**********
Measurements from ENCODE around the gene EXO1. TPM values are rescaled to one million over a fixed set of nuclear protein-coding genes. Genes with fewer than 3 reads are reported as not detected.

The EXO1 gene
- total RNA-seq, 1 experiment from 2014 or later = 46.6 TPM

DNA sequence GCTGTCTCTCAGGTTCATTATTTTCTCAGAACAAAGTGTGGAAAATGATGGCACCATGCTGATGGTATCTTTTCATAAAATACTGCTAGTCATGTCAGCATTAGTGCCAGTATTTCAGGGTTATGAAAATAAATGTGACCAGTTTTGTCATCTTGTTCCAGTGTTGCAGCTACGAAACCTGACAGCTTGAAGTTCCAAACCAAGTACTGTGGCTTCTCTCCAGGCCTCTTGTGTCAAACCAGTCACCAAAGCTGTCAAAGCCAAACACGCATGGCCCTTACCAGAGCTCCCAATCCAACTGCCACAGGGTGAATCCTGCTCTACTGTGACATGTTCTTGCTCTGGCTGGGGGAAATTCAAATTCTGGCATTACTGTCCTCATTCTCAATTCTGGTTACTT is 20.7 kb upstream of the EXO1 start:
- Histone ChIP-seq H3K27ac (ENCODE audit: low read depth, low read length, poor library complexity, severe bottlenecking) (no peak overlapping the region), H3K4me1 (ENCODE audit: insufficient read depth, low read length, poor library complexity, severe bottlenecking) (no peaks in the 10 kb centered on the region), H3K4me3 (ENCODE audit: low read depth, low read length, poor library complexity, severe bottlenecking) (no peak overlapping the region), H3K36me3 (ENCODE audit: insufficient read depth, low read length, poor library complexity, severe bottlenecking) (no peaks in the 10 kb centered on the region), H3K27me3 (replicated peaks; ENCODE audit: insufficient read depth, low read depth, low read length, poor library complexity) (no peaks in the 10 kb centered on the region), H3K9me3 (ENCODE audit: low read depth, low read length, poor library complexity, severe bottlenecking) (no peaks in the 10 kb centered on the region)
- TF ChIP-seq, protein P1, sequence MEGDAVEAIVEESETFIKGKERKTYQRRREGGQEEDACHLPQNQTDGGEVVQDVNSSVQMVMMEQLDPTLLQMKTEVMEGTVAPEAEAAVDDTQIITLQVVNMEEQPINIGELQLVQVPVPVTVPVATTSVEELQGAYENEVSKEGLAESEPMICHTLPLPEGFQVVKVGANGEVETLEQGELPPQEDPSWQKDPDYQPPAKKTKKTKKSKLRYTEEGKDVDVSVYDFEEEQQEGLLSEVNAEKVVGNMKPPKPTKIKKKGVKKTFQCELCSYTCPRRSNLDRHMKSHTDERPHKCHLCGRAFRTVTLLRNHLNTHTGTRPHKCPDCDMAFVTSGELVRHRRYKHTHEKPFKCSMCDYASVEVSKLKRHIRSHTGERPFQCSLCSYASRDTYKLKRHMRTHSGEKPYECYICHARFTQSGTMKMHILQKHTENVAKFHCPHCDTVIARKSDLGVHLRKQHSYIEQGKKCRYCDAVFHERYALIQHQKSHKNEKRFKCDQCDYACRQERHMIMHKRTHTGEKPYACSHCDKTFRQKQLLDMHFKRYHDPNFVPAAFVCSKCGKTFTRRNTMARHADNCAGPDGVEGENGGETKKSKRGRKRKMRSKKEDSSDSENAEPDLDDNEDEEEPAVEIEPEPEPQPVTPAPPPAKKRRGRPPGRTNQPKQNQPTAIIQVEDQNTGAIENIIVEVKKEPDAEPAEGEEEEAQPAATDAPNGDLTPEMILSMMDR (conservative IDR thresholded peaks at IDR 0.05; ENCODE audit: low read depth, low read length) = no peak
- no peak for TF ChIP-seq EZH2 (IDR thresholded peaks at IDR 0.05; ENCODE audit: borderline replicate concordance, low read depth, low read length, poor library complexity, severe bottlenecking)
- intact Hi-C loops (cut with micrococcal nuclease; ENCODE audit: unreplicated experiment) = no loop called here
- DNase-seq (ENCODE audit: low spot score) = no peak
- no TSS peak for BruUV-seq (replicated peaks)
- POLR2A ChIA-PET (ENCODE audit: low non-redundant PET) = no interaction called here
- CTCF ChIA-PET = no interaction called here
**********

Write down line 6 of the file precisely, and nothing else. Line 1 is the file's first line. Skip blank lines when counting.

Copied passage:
- TF ChIP-seq, protein P1, sequence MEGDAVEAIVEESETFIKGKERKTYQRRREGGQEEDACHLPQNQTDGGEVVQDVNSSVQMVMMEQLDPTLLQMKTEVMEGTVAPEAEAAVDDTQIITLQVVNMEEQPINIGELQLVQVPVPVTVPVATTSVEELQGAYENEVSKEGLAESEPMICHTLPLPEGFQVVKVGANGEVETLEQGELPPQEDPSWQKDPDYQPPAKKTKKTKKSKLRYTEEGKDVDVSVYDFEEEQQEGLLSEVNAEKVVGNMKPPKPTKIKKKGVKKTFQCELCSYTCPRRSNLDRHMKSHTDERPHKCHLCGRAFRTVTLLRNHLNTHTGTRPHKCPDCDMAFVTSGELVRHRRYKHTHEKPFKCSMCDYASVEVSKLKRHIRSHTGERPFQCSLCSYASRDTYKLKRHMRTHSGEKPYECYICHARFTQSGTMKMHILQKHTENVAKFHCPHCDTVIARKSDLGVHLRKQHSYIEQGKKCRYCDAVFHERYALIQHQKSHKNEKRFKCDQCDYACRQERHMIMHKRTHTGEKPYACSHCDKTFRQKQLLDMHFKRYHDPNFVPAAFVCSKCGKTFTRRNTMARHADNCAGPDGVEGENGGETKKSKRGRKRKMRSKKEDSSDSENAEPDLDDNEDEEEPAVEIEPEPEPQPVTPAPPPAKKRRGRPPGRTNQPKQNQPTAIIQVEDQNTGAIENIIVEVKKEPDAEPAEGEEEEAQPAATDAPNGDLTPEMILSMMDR (conservative IDR thresholded peaks at IDR 0.05; ENCODE audit: low read depth, low read length) = no peak